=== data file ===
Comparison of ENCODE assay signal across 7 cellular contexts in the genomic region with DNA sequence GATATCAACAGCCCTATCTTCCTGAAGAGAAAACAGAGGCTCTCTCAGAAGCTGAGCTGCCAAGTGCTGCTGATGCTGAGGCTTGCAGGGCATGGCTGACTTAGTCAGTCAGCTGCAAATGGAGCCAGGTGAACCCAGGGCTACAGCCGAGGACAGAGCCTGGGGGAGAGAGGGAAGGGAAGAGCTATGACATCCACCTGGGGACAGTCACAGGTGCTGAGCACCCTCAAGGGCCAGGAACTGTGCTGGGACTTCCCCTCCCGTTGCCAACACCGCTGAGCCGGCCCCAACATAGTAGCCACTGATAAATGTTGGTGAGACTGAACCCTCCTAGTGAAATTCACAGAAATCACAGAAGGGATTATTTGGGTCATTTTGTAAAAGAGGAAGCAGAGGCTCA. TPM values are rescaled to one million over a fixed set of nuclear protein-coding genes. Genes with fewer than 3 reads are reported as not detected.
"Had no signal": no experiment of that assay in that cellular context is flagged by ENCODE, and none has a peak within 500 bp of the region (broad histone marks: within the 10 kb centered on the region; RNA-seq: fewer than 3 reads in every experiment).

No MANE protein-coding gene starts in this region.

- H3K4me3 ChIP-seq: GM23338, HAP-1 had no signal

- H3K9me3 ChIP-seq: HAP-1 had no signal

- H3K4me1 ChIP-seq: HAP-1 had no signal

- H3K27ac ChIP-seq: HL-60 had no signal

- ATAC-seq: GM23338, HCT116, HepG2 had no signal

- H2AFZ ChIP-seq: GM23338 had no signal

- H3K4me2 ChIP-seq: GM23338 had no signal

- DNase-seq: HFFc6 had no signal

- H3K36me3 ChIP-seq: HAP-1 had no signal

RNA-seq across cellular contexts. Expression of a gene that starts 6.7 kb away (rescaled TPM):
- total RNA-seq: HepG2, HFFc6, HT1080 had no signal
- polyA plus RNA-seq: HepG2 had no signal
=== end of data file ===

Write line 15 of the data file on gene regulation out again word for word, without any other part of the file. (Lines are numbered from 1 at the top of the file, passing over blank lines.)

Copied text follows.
- polyA plus RNA-seq: HepG2 had no signal